Sep 7, 2020

SoftBank bets on tech stock options; share price falls

SoftBank
WeWork
Vision Fund
stock market
William Smith
2 min
Japanese conglomerate SoftBank has been putting billions into shares and equity derivatives tied to technology firms in a bet on their continued success
Japanese conglomerate SoftBank has been putting billions into shares and equity derivatives tied to technology firms in a bet on their continued success...

Japanese conglomerate SoftBank has been putting billions into shares and equity derivatives tied to technology firms in a bet on their continued success.

According to the Financial Times, SoftBank made $4bn in trading gains from $4bn of options.

With an exposure of $50bn generated from the options, Reuters reported that SoftBank shares closed down 7% as investors worried about the decline in the US stock market. Previous to that, SoftBank shares had gone up by 33% this year.

A selloff in US stocks has seen the S&P 500 fall by 4.3% over the last two sessions, reversing a trend of huge growth that has seen Apple become the first $2trn US company, and companies such as Tesla continue to defy expectations.

SoftBank is perhaps best known for its Vision Fund, an investment vehicle that saw it take stakes in then emerging technology companies such as ByteDance (owner of video-sharing app TikTok) and Uber. SoftBank is the largest technology investor in Japan and also arguably the world, with its more recent Vision Fund 2 said to have a specific focus on companies advancing the cause of artificial intelligence.

The Japanese group has experienced difficulty in recent times, as some of its investments have turned sour. Most prominent among these was WeWork’s failed IPO, which saw CEO Adam Neumann ousted, a mass devaluation of the company, and SoftBank acquiring an 80% stake in the company. CEO Masoyashi Son referred to the investment as “foolish”, and has since mandated a new approach for the company in the future.

Elsewhere, SoftBank is participating in the rescue deal of satellite operator OneWeb, taking an $87mn stake in the company alongside a consortium of the UK government and India’s Bharti Global. SoftBank was the company’s largest shareholder before it allowed it to file for bankruptcy in March. 

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May 14, 2021

Dark Wolf: accelerating security for USAF

U.S Air Force
Dark Wolf Solutions
2 min
Dark Wolf Solutions is small and agile, its partnership with the US Air Force is helping to deliver critical security faster and better than ever before

As a small company whose biggest customers are the Department of Defense and the Intelligence Community, Dark Wolf Solutions (Dark Wolf) is a triple-threat, specializing in Cybersecurity, Software and DevOps, and Management Solutions. Dark Wolf secures and tests cloud platforms, develops and deploys applications, and offers consultancy services performing system engineering, system integration, and mission support.

The break for Dark Wolf came when the Department of Defense decided to explore software factories. Rick Tossavainen, Dark Wolf’s CEO, thinks it was an inspired path for the DoD to take. “It was a really great decision,” he says, “Let’s pull our people together as part of this digital transformation and recreate what Silicon Valley startup firms typically have. Let’s get into commercial facilities where we have open windows and big whiteboards and just promote ideation and collaboration. And it creates this collaborative environment where people start creating things much more rapidly than before.”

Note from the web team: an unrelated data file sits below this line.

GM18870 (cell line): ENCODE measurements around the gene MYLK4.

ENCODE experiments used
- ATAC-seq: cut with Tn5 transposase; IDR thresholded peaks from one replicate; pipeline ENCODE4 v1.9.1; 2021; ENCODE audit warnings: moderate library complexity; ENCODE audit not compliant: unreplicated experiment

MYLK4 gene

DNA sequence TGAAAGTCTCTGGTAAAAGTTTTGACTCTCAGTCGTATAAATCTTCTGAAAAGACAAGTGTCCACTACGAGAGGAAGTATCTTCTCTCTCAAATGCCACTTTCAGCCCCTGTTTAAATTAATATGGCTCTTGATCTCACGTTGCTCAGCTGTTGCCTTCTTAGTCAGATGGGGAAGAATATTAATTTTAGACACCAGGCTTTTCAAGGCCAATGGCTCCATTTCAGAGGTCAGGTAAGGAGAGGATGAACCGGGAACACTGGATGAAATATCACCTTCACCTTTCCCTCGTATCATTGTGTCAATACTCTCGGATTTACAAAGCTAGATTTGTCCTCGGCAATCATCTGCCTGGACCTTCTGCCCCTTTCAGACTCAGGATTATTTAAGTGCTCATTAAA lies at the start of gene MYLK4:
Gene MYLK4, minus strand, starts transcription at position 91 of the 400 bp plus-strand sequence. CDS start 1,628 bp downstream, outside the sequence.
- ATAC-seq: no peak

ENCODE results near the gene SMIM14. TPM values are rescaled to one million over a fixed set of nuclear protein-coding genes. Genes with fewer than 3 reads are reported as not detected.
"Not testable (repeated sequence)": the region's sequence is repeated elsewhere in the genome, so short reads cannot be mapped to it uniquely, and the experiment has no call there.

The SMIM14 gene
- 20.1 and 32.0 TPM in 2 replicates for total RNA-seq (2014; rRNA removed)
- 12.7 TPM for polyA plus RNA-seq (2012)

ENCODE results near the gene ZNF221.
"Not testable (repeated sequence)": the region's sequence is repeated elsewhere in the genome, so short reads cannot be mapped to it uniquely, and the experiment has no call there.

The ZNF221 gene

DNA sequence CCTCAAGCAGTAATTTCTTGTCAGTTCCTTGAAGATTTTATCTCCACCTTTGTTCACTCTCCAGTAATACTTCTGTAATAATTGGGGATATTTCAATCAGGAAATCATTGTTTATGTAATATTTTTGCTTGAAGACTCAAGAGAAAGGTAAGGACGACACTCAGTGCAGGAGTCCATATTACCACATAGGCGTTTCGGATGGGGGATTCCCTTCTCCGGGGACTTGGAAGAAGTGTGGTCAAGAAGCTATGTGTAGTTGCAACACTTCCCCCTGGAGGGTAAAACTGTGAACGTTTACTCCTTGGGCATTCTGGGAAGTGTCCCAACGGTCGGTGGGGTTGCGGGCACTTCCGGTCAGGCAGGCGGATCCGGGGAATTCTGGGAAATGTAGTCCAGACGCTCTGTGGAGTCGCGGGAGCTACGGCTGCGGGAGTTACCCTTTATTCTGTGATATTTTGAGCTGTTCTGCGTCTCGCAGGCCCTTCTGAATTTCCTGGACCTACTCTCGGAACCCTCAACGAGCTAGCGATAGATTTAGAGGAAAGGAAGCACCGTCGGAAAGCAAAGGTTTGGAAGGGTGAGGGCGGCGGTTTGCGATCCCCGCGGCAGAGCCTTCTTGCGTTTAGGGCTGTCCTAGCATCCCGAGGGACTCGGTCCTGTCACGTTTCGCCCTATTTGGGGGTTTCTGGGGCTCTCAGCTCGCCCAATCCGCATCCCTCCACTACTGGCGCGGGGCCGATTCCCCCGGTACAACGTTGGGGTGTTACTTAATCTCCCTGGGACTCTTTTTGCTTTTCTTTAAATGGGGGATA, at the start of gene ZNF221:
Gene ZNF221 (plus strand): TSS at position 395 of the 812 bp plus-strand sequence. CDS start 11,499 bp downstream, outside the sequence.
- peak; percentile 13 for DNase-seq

It has been, Tossavainen says, “amazing to watch” and has energized the Federal Contracting Sector with an influx of new talent and improved working environments that foster creativity and innovative ways of approaching traditional problems.

“We originally started working with the US Air Force about three years ago. The problem was at the time you could develop all the software you wanted but you couldn’t get it into production – you had to go through the traditional assessment and authorization process. I talked to Lauren Knausenberger and she told me about Kessel Run and what eventually came out of this was the DoD’s first continuous ATO [Authority To Operate].”

The secret to Dark Wolf’s success – and its partnerships with USAF and Space Force – lies in a client-first attitude. “We’re not looking to maximise revenue,” Tossavainen explains. “We tell all of our employees, if you’re ever faced with an issue and you don’t know how to resolve it, and one solution is better for the customer and the second is better for Dark Wolf, you always do number one. We’ve just got to take care of our customers, and I look for other partners that want to do that. And let’s work together so that we can bring them the best answer we can.”

Rapid releases and constant evolution of software are common themes among USAF’s partners. Like many firms operating in the commercial and public sector spaces, Dark Wolf leads with a DevSecOps approach.

“Failure is tolerated,” says Tossavainen. “If it’s not going the right way in three months, let’s adjust. Let’s rapidly change course. And you can tell really quickly if something’s going to be successful or not, because they’re doing deployments multiple times a day – to the customer.”

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